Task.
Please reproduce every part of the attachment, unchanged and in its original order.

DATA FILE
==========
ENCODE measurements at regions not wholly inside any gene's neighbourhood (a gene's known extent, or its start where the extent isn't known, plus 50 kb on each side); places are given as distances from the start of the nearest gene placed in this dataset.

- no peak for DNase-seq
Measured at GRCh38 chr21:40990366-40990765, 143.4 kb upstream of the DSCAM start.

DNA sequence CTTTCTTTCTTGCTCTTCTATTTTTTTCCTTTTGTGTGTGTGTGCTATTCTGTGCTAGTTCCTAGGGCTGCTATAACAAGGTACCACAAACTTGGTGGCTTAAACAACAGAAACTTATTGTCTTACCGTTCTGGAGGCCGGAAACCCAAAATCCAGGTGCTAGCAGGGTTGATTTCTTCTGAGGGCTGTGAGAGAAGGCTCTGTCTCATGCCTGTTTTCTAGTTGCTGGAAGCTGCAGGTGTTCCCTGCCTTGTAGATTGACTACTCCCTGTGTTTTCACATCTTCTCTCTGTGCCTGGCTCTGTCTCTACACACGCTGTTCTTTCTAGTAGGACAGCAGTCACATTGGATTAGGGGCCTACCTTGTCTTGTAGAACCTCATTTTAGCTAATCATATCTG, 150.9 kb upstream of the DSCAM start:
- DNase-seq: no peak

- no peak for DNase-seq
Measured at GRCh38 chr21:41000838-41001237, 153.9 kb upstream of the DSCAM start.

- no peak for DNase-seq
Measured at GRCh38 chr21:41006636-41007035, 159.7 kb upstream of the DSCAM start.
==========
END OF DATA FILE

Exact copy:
ENCODE measurements at regions not wholly inside any gene's neighbourhood (a gene's known extent, or its start where the extent isn't known, plus 50 kb on each side); places are given as distances from the start of the nearest gene placed in this dataset.

- no peak for DNase-seq
Measured at GRCh38 chr21:40990366-40990765, 143.4 kb upstream of the DSCAM start.

DNA sequence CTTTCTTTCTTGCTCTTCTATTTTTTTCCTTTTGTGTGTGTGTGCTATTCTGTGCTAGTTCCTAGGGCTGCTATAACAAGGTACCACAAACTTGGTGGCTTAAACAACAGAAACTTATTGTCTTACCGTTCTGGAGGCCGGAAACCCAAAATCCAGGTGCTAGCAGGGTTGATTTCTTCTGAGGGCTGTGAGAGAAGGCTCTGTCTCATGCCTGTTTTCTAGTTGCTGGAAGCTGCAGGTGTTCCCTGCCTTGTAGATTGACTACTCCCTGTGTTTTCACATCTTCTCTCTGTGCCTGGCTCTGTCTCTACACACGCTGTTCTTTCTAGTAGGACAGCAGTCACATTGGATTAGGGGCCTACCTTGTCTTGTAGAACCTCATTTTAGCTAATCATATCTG, 150.9 kb upstream of the DSCAM start:
- DNase-seq: no peak

- no peak for DNase-seq
Measured at GRCh38 chr21:41000838-41001237, 153.9 kb upstream of the DSCAM start.

- no peak for DNase-seq
Measured at GRCh38 chr21:41006636-41007035, 159.7 kb upstream of the DSCAM start.